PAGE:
A new report issued by the United Nations Office for Outer Space Affairs dives into issues impacting affecting astronomical observation and what can be done to preserve it.

As one of those issues, the report looks at current estimates of satellites accessible to the unaided, naked eye, under dark night skies. All sunlit satellites in large constellations “are detectable by any research telescope, sometimes even inducing saturation effects that may ruin not only the image area affected by the trail, but a much larger region, potentially the whole image in some cases,” the report explains.

Starlink satellites visible in a mosaic of an astronomical image.
Courtesy of NSF’s
National Optical-Infrared Astronomy Research Laboratory/NSF/AURA/CTIO/DELVE)

Visibility of the night sky

“The deployment of large numbers (tens of thousands) of communication satellites in LEO (Low Earth Orbit) is a very recent technological feat,” the report adds. “Their main purpose is to provide earth-space-earth, low latency communication networking to any inhabited region of the globe. While this endeavor may be an advantage to society, the effect of the fully deployed constellations on the visibility of the night sky and on the professional astronomical observations has not been adequately considered.”

The report — Dark & Quiet Skies for Science & Society: Report and Recommendations – calls for raising awareness of the impacts of satellite constellations and possible mitigation strategies and their costs and requirements amongst key astronomy stakeholders.

An image of the NGC 5353/4 galaxy group made with a telescope at Lowell Observatory in Arizona, USA on the night of Saturday 25 May 2019. The diagonal lines running across the image are trails of reflected light left by more than 25 of the 60 recently launched Starlink satellites as they passed through the telescope’s field of view. Although this image serves as an illustration of the impact of reflections from satellite constellations, please note that the density of these satellites is significantly higher in the days after launch (as seen here) and also that the satellites will diminish in brightness as they reach their final orbital altitude.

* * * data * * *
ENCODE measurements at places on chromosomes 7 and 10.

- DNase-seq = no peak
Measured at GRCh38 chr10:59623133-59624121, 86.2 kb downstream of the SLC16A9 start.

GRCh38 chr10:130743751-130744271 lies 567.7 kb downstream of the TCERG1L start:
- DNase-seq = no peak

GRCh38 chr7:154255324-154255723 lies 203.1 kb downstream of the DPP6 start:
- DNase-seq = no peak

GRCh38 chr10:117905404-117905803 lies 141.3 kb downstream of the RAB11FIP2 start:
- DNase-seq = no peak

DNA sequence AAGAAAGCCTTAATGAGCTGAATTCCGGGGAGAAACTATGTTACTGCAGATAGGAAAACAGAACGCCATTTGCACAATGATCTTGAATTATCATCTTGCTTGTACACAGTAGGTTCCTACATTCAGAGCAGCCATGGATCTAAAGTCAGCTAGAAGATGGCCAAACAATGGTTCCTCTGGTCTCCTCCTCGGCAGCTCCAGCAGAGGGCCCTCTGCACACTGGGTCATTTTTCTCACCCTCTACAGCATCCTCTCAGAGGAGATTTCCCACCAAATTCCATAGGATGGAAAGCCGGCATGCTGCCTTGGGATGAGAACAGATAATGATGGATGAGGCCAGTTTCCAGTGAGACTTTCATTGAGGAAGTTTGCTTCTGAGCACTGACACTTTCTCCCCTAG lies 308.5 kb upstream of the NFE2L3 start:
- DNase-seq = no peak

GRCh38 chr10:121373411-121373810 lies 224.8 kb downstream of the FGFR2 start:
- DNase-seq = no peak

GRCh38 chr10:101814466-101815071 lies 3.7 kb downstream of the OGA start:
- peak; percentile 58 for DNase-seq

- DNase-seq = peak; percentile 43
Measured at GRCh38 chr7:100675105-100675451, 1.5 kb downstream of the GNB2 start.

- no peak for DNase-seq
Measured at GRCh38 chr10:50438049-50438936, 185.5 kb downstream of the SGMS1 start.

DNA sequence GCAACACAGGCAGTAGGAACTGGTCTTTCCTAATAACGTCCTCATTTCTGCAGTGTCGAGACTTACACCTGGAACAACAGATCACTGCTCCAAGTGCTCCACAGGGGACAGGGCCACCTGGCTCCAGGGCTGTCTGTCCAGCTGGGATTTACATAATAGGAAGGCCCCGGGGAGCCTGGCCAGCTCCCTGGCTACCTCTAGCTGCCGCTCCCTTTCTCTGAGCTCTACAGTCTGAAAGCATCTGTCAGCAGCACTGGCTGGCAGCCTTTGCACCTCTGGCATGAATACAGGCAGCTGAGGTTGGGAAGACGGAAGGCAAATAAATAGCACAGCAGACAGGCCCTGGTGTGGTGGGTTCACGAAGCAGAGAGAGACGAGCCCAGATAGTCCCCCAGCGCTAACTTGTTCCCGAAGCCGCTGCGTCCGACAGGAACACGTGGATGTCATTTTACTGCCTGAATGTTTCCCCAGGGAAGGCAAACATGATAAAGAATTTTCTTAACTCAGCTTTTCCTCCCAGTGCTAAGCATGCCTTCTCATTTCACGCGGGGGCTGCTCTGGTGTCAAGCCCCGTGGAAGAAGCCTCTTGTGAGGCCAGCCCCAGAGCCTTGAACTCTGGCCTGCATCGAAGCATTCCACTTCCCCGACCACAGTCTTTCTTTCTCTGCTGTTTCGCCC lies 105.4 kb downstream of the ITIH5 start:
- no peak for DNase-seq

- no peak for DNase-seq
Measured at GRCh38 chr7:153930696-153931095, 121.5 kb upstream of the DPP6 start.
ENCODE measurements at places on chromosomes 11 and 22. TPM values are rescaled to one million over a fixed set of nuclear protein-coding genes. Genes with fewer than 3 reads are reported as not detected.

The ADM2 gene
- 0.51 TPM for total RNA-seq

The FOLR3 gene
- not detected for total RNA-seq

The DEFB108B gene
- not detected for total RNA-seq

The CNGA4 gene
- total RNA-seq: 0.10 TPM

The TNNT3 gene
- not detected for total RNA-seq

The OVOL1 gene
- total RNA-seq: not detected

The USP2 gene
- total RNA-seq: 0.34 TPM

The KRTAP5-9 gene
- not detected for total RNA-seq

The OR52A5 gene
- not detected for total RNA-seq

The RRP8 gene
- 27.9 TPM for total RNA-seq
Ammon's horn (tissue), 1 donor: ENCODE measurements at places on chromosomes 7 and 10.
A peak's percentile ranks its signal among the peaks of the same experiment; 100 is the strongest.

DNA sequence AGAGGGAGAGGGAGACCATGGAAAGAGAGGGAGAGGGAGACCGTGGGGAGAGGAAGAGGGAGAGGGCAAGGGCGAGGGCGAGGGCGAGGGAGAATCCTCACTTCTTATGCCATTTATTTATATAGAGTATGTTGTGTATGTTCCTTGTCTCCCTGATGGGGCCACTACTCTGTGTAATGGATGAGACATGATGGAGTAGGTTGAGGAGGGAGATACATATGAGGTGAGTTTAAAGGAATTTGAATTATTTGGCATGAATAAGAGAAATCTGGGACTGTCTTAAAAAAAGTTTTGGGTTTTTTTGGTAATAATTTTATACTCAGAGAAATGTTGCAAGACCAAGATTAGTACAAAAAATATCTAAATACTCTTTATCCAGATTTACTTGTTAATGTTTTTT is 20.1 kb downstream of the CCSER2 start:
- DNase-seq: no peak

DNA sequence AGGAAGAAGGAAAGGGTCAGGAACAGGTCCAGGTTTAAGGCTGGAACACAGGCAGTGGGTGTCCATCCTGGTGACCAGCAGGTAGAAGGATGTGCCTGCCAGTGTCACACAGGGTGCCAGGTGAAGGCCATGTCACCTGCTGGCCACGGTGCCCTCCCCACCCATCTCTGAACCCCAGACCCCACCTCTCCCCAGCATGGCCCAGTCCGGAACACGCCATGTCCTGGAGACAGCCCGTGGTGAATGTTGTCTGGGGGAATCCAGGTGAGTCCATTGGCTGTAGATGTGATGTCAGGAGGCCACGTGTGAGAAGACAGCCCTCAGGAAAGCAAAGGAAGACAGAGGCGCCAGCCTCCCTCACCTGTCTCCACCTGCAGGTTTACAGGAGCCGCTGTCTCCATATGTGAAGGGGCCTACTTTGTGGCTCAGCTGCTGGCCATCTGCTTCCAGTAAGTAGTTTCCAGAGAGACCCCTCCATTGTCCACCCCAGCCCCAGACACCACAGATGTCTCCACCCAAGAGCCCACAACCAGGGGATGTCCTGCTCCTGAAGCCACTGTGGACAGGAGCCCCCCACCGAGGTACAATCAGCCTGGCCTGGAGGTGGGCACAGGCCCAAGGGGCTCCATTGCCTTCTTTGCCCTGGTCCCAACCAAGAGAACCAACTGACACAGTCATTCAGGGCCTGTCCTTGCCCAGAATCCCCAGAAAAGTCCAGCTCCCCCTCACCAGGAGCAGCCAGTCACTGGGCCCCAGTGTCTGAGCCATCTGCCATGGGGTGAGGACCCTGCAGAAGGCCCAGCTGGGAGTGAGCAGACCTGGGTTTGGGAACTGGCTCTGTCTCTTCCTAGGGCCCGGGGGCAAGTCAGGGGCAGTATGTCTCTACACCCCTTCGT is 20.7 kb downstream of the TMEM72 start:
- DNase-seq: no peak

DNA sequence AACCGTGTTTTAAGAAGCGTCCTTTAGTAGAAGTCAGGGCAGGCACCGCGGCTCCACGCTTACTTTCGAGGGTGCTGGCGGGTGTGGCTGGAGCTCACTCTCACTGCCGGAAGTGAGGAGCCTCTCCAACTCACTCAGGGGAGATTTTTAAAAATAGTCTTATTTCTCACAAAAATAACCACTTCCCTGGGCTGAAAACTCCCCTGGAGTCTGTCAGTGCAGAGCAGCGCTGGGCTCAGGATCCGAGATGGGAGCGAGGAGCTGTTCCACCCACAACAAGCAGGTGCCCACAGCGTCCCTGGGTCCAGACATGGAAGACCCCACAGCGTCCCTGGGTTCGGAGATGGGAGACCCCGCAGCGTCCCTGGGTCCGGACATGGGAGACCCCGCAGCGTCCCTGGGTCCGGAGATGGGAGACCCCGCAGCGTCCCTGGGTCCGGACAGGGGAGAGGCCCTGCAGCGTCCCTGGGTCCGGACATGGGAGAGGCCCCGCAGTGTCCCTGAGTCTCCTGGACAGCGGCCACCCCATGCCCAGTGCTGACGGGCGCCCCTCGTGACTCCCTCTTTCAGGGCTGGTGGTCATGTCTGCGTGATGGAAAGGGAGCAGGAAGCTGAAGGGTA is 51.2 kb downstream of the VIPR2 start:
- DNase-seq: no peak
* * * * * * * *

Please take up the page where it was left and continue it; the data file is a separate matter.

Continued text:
Credit: Victoria Girgis/Lowell Observatory

Satellite-induced artifacts

In the report’s “Recommendations for Observatories,” there’s need to support the development of software applications to conduct long term planning and simulations of observations, scheduling, and to identify and remove satellite-induced artifacts from data. This requires a range of data from industry on satellite reflectance, antenna parameters, and predicted and real-time ephemerides.

Furthermore, the report notes, observatories will also require additional funding for development and to assess overall impacts on science programs. Also, plan for more stringent requirements on future designs of observing facilities “to account for the additional losses from satellite constellations, including additional telescopes, increased apertures, additional tools for image processing, higher robustness receivers, and enhanced detector technologies. These measures require additional funding.”

Starlink satellites.
Credit: SpaceX

Recommendations to be reviewed

Upon request from the United Nations Committee on the Peaceful Uses of Outer Space (COPUOS), the UN Office of Outer Space Affairs, the International Astronomical Union and Spain are organized an online workshop, held October 5-9, 2020. The just-issued report is the outcome from this workshop.

The recommendations it contains will be reviewed during a forthcoming conference with the aim to be presented to the COPUOS Meeting in June 2021.

To read the full report, go to:


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